Tag: Data Visualization

17
Oct

Making Sense of the Early SenseMakers

Thank you, William Playfair… for going beyond the words and the numbers.

As part of a “White Paper” we are doing at Humantific on the subject of data visualization, I have been enjoying revisiting some of the historical material from the 18th century. I always enjoy looking at the logic behind early data visualizations and learn a lot from the perspective of how to make things more understandable and clear.

For this study, I am spending more time specifically on William Playfair (1759-1823), among the first persons to create graphic representations of data (He was preceded by Joseph Priestly, who created the first timeline chart in 1765). Playfair is credited with being the inventor of line, bar and pie charts. For this paper, I am not focusing so much on how the charts work or don’t work, but, rather, what were they pictures of.

 William Playfair’s historic “Commercial and Political Atlas”, 1786,
described as the first major work to contain statistical graphs.

Reflecting on when this happened… I started to wonder: If Playfair came up with one of the first graphical representations of data, how did people make sense of all those numbers before? I mean, really, how did people actually make sense of everything before? 

When someone says the airplane was invented, we all think, “Wow, that was amazing,” but we don’t always put ourselves at that moment of time, and think about what it meant to not be able to get on a flight to go see your family across the ocean, to go down to the Caribbean for a beautiful vacation, to go to a meeting, etc, etc. I guess most of us would be much closer to our original birthplaces–and if we weren’t, we wouldn’t be going back that often.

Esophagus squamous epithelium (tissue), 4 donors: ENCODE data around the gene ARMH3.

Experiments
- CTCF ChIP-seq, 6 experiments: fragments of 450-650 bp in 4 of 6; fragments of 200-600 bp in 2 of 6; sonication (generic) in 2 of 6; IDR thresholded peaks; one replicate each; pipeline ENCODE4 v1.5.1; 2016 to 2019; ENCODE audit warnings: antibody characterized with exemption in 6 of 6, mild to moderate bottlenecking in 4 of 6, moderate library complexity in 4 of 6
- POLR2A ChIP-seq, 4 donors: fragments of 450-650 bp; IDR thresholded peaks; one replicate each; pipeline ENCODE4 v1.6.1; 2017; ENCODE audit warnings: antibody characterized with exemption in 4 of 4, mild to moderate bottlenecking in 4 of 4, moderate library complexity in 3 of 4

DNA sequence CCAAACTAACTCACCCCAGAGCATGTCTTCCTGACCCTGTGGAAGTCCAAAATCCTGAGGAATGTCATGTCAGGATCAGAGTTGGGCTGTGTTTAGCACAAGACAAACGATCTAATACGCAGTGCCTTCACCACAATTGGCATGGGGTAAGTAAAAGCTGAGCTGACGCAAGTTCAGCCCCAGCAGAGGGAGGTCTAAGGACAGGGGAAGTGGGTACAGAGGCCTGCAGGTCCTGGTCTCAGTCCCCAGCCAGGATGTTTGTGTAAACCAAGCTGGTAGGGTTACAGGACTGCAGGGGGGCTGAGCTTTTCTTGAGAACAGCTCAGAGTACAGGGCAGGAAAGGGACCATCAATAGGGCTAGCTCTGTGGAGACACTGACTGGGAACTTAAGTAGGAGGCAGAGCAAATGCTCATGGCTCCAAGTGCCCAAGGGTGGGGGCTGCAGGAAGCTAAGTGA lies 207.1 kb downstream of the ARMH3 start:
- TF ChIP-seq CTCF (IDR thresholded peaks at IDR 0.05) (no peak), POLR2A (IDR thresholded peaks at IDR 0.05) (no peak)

So, back to that time when Playfair had that inspiration to represent numbers visually… or, as he called it, making “Data speak to the eyes”.  Being a visual learner, I can’t imagine what that would be like… the fact that studying any subject, would be just words and numbers. Would my ability to understand and learn (and go to the next level of learning and development) be seriously diminished? What would school have been for me growing up? Not that my school years reflected a tremendous amount of meaningful visualization, but it definitely was part of the vocabulary and it helped me learn better.

The second thought I had, was, being such a visual sensemaker myself, would I have started to draw things intuitively to understand them, or would I have stayed in that highly verbal world and struggled to operate in it?